Thursday, January 9, 2020

Should a public defender be protected by a state torts immunity act?

Just a few days ago, the New Jersey Supreme Court heard oral arguments in a case that should be called Chaparro Nieves v. Office of the Public Defender (but is being mistakenly identified as Nieves v. Office of the Public Defender)** in which the Court has been asked to decide whether the Office of the Public Defender should be covered by the state's Torts Claims Act.

In this case, the plaintiff had been incarcerated for twelve years on serious charges, including first-degree aggravated sexual assault, when the charges against him were dismissed on his petition for post-conviction relief.  At some point thereafter, he filed a legal malpractice complaint against the public defender's office and an individual lawyer.  The trial judge denied defendants' motion for summary judgment as to the legal malpractice claim but the Appellate Division reversed, holding, among other things, that it is clear that the office of the public defender is a public entity and public defenders are public employees that come within the Tort Claims Act’s immunities and defenses.  You can read that opinion here.

The case is now before the Supreme Court where Professor George W. Conk, of the Louis Stein Center for Law & Ethics at Fordham University School of Law, argued on behalf of the New Jersey State Bar Association urging the Court to affirm the Appellate Division’s decision to apply the TCA to legal malpractice claims.  The Bar Association's statement concludes that "[c]ompetent criminal defense lawyers should not be deterred from public service by the prospect of ruinous awards and defense costs. Without the defense and indemnification assured by the Tort Claims Act the interests of both PDs and those with just claims against them are ill served."

You can read the full statement of the Bar Association here.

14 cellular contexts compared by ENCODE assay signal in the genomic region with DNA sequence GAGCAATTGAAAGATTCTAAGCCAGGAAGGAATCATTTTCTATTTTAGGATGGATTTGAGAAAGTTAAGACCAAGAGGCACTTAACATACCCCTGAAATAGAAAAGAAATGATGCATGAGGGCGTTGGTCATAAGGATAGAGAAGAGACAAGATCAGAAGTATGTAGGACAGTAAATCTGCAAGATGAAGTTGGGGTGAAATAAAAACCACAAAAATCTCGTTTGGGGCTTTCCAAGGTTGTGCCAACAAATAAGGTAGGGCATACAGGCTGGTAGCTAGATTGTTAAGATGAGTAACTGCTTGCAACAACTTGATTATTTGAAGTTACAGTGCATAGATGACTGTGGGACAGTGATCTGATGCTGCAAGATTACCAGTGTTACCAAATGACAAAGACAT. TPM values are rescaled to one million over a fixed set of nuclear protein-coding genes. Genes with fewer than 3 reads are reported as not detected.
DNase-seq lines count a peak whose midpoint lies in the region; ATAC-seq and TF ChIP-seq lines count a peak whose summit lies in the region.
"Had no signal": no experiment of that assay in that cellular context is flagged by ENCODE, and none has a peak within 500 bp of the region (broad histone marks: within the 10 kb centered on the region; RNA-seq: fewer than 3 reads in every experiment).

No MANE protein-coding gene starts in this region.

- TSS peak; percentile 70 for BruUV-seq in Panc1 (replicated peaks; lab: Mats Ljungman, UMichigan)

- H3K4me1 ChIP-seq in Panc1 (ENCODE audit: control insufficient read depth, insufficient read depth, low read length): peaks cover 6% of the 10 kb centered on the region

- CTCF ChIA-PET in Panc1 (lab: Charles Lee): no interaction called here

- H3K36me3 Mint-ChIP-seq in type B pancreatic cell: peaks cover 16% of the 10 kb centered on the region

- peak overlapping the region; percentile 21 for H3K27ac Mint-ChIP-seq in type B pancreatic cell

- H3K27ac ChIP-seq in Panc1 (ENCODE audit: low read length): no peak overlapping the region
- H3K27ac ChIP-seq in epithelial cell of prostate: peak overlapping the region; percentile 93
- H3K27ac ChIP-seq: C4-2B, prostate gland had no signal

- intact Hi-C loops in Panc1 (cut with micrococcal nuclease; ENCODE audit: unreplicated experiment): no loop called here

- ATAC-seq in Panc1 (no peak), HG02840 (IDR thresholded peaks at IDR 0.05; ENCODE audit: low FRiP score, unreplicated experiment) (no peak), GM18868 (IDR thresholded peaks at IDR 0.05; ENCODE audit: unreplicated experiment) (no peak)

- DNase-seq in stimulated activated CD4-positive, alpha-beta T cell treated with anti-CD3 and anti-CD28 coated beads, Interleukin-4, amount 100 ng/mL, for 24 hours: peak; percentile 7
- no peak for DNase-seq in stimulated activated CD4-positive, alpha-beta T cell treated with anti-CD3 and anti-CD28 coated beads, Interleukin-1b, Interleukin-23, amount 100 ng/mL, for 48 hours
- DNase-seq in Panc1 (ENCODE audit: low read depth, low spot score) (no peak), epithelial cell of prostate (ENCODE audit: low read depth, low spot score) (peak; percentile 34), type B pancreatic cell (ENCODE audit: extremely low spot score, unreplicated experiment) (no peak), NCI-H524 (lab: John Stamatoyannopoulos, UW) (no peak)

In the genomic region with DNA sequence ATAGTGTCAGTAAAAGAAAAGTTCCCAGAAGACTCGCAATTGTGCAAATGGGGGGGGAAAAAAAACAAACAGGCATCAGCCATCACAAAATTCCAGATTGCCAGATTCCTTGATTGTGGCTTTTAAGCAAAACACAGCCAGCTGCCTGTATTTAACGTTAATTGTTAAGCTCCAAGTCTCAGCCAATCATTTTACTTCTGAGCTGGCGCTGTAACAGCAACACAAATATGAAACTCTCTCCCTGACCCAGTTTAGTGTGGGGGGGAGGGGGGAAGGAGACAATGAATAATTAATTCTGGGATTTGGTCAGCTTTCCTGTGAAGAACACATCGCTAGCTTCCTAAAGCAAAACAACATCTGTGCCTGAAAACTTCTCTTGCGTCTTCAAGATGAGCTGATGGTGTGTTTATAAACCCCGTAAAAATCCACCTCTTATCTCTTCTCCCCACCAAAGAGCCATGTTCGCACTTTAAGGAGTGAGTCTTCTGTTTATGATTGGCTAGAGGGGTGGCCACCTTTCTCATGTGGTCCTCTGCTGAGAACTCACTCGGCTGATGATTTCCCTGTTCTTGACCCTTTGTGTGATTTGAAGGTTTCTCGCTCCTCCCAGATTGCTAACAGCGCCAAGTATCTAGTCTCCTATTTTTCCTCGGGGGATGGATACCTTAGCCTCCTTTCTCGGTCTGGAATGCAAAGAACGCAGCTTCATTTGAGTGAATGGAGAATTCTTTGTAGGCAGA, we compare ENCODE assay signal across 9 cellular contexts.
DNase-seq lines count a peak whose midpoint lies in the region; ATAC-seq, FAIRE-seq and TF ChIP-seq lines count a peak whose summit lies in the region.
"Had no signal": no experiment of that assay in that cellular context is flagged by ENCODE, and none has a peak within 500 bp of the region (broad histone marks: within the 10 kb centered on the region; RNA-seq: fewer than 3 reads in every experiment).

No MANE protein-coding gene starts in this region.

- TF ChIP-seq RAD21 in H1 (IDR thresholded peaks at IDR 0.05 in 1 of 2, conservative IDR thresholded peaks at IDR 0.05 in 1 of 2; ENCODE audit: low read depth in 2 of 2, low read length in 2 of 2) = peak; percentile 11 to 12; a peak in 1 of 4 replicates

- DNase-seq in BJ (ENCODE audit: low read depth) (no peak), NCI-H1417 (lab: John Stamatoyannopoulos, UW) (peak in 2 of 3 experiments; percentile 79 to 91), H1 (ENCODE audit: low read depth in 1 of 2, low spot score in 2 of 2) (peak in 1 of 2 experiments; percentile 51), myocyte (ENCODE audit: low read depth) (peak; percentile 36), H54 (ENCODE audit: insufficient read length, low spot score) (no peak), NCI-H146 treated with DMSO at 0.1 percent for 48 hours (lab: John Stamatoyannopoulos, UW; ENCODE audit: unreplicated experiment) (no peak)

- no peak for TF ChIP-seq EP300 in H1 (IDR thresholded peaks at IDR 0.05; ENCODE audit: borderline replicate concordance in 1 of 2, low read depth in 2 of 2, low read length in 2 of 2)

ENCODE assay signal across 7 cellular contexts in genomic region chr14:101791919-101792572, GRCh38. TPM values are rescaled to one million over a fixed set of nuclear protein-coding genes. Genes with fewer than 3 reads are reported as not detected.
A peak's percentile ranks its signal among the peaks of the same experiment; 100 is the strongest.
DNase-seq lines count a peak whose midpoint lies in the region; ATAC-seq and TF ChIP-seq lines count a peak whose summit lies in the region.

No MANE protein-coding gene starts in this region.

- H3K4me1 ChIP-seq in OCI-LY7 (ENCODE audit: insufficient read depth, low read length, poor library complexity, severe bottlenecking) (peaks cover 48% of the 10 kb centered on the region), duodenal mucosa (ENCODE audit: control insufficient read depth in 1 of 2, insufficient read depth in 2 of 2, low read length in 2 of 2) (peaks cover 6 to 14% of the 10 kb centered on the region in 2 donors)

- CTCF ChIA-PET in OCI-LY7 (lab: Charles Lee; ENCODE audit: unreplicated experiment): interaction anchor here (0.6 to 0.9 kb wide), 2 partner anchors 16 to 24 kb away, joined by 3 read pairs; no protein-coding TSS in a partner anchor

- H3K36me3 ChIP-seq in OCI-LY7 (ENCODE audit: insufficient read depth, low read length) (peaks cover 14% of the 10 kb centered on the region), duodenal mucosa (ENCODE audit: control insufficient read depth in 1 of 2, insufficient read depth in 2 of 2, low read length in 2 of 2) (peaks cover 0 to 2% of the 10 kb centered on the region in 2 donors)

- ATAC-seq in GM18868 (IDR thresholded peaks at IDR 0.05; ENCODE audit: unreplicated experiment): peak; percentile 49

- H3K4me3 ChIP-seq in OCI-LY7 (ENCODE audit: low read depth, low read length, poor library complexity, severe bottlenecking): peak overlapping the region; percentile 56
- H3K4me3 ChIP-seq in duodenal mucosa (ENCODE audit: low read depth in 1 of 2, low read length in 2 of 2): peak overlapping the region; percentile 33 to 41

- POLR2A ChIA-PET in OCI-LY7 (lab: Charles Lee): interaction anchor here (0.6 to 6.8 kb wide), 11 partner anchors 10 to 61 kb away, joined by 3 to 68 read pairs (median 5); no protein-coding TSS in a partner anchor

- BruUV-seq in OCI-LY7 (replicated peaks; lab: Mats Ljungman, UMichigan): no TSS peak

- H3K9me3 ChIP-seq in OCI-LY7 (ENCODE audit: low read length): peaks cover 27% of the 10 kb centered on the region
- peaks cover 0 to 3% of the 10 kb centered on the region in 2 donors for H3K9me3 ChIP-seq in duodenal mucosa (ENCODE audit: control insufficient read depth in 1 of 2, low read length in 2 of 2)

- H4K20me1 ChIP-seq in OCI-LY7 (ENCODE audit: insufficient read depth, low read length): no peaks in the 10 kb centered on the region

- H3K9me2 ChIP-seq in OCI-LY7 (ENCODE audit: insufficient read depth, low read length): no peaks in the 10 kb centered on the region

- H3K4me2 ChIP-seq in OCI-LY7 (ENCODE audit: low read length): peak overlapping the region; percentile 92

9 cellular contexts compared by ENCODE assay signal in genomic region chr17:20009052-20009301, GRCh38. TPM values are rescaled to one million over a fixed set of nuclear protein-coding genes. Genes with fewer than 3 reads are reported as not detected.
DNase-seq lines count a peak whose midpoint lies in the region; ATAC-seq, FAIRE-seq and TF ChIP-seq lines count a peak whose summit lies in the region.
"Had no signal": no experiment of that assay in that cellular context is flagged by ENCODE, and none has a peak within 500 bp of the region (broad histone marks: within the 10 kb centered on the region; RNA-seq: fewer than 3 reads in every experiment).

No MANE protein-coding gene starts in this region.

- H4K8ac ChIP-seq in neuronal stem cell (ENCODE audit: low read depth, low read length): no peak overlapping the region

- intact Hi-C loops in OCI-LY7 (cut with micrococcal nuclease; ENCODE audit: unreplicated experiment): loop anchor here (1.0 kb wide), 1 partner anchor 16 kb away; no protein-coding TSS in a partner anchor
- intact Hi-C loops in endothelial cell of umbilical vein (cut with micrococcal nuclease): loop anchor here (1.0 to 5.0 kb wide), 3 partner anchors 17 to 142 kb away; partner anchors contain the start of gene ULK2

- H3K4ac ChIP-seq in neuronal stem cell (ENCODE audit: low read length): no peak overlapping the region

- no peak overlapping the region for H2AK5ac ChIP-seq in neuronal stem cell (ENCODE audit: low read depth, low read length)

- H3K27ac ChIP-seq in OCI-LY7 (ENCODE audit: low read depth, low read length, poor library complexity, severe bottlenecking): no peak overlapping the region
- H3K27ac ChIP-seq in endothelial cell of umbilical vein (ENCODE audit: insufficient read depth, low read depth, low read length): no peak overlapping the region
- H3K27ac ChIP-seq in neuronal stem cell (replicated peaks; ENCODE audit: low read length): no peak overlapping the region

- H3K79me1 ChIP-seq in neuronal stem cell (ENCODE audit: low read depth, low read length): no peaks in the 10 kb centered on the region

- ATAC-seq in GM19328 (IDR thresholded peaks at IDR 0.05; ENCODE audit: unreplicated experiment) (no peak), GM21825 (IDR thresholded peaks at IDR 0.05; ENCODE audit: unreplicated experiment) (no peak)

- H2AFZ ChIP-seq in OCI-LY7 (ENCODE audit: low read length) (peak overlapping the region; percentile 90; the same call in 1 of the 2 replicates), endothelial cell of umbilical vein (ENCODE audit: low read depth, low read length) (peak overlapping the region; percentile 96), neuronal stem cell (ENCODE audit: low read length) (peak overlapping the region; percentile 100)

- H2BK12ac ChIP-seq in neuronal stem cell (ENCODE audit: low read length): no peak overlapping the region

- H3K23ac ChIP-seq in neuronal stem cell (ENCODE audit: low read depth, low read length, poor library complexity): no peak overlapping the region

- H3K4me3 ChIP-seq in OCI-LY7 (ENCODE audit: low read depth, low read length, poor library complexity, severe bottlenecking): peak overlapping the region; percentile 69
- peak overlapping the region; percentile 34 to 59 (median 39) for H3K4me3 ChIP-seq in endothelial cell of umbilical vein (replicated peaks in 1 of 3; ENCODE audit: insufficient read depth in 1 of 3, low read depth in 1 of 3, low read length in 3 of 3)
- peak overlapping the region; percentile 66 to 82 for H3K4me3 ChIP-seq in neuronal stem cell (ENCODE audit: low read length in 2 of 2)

** I say the case "should be called" that because I have seen it referred to everywhere as just Nieves v.  Office of the Public Defender, which shows ignorance about the use of two last names in the Latin American tradition.  The plaintiff's name is Antonio Chaparro, not Antonio Nieves.  But that is just a pet peeve of mine and I will leave it at that.

Saturday, December 28, 2019

More than 100 families of fallen members of the military sue defense contractors alleging they funded the Taliban, which resulted in the deaths of their relatives

In a very interesting development, NPR is reporting that more than 100 families are suing several major defense contractors alleging they made "protection payments" to the Taliban which constitutes funding funding terrorism under the federal Anti-Terrorism Act.

I am not familiar with the exact content of this Act, but given the complaint I am guessing it recognizes a cause of action for those who can allege that a defendant funded a terrorist group whose conduct causes an injury to the plaintiff (or decedent).  According to the complaint the "protection payments aided and abetted terrorism by directly funding an al-Qaeda-backed Taliban insurgency that killed and injured thousands of Americans."

The 288 page complaint is available here.

According to one expert, paying insurgents is "pretty universal" among defense contractors because it is the only way to get the supplies needed for their operations.  In contrast, the complaint argues that the defendants put the decedent's lives in danger in order to save money:  "it was cheaper to buy off the Taliban than it would have been to invest in the security necessary to mitigate the terrorists' threats."

Monday, December 23, 2019

Senate approves Defense Authorization Bill which includes provision to provide compensation to military personnel injured by negligence of military doctors

In Feres v US the US Supreme Court expanded the interpretation of one of the exception to the Federal Torts Claims Act resulting in a ban on any claim for any injury under any circumstances while the plaintiff was in military service (active or otherwise).  This has resulted in findings that members of the military can't sue for injuries caused by medical personnel, for example.